Edmonds: The writing advice your professor wished you’d take

McCoy Edmonds, Columnist

Essay writing is a part of life as a college student. Most students seem to take essays on as a last minute challenge for eloquence and teacher satisfaction. For the majority of us, this doesn’t turn out very well and, for even more of us, it’s absolutely no fun. Here are some alternatives.

First, set a deadline two days before the due date. As a Seminar Approach to General Education and Scholarship (SAGES) professor of mine has pointed out, our brains do not like writing. Our genetic predisposition for language is much more ingrained than our capacity for writing so it’s easy for us to get distracted or bored when crafting an essay. With the self-inflicted pressure of a deadline, we can avoid the inclination to put off writing for as long as possible. For those who work best under pressure, this also works great for creating that immediacy that prompts us into action. This way you’ll leave time to breathe, relax and edit, the true key to a successful essay.

Editing is my least favorite part of writing but, like most mundane tasks, I feel better once I‘ve done it. Taking the time to edit not only improves your chances at a good grade but increases your investment in your piece and, subsequently, your pride in it. The first key to editing is not to edit yourself during your first draft. My first SAGES professor instilled in me the glory and merit of horrendous first drafts. Too many of us get stuck looking at a blank page while feeling the stress slowly mounting and even once we start getting things on the page, the process becomes slow and tedious, inching our way painfully across the page.

Don’t do this to yourself. Shut out voices telling you your essay is terrible, it won’t sound right, it’s not even worth putting down. Just let your fingers go. Follow your mind wherever it decides to go. Put your ideas onto the page. Editing, perfecting, quoting and referencing can all be done after you’ve written down everything you have to say. Those pages of your words will lift some of the stress off your shoulders and open the door to crafting your refined argument.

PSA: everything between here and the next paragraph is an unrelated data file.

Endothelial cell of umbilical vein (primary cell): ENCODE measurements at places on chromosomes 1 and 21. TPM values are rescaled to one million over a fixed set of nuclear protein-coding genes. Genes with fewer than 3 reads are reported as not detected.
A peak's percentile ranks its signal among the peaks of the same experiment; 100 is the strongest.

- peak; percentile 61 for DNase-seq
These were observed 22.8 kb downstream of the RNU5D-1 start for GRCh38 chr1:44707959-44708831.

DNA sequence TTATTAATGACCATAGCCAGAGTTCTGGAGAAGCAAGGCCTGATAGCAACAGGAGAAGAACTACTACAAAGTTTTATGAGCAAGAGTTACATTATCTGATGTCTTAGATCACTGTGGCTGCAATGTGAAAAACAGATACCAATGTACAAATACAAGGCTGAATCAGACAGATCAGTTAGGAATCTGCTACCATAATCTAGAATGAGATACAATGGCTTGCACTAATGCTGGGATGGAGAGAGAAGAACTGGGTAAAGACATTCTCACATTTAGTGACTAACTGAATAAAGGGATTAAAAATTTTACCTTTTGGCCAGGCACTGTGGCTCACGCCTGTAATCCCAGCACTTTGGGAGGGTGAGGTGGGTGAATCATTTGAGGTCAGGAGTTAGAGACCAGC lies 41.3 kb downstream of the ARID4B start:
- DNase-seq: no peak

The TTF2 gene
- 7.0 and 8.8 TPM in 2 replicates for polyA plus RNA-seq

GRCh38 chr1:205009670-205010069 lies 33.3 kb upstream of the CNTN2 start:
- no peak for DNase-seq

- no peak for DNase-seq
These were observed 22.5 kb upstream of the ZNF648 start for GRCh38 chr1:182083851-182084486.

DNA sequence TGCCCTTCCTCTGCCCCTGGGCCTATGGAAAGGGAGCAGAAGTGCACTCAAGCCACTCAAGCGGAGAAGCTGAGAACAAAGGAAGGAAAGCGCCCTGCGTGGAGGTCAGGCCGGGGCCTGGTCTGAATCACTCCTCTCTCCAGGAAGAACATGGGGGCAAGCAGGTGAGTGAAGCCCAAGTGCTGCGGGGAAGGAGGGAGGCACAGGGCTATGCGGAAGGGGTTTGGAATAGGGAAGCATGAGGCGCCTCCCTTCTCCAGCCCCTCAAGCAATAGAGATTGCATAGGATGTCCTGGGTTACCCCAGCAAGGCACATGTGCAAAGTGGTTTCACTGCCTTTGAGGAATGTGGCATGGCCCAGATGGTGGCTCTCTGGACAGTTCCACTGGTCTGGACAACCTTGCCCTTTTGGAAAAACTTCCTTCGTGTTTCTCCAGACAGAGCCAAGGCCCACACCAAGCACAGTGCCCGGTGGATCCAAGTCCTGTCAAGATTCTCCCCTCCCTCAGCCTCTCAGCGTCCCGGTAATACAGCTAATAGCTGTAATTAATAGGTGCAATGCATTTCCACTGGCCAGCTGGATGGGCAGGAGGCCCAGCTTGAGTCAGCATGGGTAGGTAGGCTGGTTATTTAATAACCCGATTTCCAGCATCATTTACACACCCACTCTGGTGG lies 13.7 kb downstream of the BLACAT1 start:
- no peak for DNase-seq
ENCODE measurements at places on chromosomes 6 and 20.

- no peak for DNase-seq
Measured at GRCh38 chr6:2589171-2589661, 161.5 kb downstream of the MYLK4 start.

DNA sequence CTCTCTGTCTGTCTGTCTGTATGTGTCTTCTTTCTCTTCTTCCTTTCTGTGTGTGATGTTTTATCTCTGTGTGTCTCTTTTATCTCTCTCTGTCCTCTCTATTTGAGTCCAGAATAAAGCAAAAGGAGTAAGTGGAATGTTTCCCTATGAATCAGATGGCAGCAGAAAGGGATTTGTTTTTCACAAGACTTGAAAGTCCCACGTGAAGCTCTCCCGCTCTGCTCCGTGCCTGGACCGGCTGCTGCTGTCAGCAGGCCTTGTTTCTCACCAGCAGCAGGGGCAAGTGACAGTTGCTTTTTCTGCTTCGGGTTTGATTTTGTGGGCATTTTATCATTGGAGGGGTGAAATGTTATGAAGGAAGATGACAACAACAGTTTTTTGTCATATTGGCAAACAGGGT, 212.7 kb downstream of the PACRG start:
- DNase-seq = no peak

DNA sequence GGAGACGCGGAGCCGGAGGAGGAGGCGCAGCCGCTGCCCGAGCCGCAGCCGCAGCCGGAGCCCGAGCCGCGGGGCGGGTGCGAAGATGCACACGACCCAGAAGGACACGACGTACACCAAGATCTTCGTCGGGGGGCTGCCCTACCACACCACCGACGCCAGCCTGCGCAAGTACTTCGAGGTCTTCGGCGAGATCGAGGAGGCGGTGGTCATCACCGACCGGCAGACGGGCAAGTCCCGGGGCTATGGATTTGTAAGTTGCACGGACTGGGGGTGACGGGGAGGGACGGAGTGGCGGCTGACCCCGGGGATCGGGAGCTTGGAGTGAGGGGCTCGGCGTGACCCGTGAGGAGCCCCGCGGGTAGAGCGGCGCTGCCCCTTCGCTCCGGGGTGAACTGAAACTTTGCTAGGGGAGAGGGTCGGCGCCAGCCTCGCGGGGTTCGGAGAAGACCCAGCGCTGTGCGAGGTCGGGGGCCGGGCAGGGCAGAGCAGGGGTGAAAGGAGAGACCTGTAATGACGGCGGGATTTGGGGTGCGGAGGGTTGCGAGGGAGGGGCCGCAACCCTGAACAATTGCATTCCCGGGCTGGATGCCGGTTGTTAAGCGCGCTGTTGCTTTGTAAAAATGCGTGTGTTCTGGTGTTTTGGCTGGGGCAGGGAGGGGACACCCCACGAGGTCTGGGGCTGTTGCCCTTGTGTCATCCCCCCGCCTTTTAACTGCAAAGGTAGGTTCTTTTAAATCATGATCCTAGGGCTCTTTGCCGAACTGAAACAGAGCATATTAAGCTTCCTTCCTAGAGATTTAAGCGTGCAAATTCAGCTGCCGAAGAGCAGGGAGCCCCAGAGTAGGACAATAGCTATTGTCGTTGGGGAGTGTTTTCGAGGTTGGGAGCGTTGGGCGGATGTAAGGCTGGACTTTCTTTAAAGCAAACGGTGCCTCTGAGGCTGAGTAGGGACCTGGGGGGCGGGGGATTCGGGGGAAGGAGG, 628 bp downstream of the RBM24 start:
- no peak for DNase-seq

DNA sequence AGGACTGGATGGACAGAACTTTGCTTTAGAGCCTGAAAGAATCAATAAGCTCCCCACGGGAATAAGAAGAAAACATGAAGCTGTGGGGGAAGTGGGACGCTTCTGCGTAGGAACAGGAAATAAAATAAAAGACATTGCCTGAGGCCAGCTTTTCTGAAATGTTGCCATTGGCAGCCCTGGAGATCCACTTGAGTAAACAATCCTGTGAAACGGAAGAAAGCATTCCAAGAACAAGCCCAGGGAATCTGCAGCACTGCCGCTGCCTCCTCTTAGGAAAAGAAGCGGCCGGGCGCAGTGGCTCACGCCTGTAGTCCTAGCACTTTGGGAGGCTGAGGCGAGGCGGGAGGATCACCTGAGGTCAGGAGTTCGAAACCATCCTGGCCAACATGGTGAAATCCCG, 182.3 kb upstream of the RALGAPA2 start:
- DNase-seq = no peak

After you’ve put down your self-proclaimed, beautiful, terrible first draft, comes the true editing process. While wandering through Tumblr one day, I found the most difficult, but the most helpful advice I’ve ever been given. The post wrote about how the best way to edit is to write it all out again. Open a new document, put your relaxed first draft next to it and type it out again. This’ll free you from trying to work with ill-formed sentences and will unstick you from your organization. With this new draft, you can restructure your argument, write your ideas more eloquently, cut out what you don’t need and smooth out your transitions. Trust me when I say your essay will go from one to one hundred. Your first draft will be there the whole way to keep you from running out of things to say.

Finally, print out your paper and go over it in red pen. Ever sent in an essay only to realize you’d misspelled the title, or sent in an application essay only to realize you left in the name of another school? Sadly, Microsoft Word can’t always catch our mistakes, so taking the time to work through the paper and looking for smaller mistakes, grammar, spelling and awkward wording will save you from unnecessary deductions and smooth out anything you missed. Going through your essay multiple times or even reading through the essay backwards will increase your likelihood of finding those hidden mistakes.

Following these practices is hard. They take time and planning but the more often you can pull it off, the better your essays will be and the less painful the writing process will become. We all have to write, no matter the job. Artists, doctors, physicists, teachers and biologists all have times where they need to write and the better they can do it, the greater their influence. Writing lasts longer than any of your math homework will. Push your writing skills to their best and people will listen, and professors will probably give you a better grade, too.

McCoy is a third year student who loves oversized sweaters and indie games. Her favorite word is gumption.